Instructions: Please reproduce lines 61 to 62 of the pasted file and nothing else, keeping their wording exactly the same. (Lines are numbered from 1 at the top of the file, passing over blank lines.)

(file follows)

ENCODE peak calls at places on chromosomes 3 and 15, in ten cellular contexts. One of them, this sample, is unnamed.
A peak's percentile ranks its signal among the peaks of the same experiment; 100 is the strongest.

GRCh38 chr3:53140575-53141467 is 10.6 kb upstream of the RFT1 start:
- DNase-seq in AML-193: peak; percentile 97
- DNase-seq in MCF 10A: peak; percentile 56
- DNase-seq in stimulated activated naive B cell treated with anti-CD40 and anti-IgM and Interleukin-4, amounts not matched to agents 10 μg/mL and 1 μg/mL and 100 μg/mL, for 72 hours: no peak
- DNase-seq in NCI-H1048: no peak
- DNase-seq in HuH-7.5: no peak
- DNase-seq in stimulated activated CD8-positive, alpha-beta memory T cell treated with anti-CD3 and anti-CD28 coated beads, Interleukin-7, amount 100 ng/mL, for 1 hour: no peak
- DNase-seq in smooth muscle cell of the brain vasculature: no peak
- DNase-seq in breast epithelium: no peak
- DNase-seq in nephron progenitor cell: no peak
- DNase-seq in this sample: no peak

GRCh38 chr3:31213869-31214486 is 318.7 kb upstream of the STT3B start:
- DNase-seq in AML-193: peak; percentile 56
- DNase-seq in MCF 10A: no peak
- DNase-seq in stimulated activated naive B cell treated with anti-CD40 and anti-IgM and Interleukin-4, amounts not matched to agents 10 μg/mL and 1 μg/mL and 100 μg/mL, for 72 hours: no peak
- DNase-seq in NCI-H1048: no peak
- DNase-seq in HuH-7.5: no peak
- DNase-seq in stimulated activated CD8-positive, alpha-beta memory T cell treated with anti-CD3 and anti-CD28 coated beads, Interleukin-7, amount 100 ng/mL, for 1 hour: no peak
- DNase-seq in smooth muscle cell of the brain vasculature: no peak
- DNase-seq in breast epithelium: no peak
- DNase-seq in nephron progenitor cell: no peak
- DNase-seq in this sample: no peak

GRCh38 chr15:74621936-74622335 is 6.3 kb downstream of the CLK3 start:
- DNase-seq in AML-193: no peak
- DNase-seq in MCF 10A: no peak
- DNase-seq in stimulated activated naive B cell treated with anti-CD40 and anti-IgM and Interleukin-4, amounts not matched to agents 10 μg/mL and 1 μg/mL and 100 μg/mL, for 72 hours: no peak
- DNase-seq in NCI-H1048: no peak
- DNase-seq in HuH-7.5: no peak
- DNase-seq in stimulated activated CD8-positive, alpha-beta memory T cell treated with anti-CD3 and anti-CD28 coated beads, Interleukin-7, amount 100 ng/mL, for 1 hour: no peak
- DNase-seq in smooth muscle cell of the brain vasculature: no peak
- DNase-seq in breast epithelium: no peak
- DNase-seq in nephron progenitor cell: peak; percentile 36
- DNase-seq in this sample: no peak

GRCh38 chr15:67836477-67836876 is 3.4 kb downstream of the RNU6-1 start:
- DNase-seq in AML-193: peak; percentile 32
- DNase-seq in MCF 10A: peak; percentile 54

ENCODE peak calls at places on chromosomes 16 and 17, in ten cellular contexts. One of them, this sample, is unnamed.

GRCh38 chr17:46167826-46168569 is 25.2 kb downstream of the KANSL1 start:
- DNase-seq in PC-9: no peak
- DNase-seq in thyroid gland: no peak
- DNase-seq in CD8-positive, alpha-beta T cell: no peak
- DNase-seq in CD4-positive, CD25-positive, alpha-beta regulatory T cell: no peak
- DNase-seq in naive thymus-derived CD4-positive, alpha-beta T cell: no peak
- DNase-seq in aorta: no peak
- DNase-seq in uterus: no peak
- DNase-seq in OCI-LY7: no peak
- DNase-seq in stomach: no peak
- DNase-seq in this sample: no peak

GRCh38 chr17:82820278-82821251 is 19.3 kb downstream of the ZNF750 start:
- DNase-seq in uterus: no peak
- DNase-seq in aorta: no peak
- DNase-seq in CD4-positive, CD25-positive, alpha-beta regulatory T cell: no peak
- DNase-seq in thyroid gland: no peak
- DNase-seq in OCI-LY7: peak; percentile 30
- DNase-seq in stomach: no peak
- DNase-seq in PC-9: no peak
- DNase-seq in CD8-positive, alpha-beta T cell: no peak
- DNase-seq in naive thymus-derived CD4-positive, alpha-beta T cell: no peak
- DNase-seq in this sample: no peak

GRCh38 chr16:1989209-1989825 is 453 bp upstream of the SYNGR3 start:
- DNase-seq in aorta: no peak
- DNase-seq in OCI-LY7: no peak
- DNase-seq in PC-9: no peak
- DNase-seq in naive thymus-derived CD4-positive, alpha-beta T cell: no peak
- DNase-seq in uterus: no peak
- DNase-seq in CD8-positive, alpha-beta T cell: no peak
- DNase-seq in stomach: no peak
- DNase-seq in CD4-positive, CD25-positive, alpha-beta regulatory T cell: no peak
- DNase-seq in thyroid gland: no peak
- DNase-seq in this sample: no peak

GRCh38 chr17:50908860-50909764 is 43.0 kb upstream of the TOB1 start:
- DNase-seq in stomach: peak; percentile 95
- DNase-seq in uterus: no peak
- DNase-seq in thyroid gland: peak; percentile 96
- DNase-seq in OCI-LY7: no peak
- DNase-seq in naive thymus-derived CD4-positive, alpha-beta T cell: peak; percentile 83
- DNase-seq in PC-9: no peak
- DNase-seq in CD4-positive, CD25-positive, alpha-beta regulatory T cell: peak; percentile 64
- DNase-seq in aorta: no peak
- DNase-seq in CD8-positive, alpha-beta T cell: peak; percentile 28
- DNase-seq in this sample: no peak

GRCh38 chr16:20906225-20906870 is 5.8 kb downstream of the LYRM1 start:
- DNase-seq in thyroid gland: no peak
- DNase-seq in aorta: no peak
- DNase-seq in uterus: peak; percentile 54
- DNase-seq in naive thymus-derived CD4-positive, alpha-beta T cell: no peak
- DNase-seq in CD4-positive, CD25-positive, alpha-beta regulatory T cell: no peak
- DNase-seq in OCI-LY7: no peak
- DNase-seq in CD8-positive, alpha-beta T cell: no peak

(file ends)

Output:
- DNase-seq in this sample: no peak

GRCh38 chr16:1989209-1989825 is 453 bp upstream of the SYNGR3 start: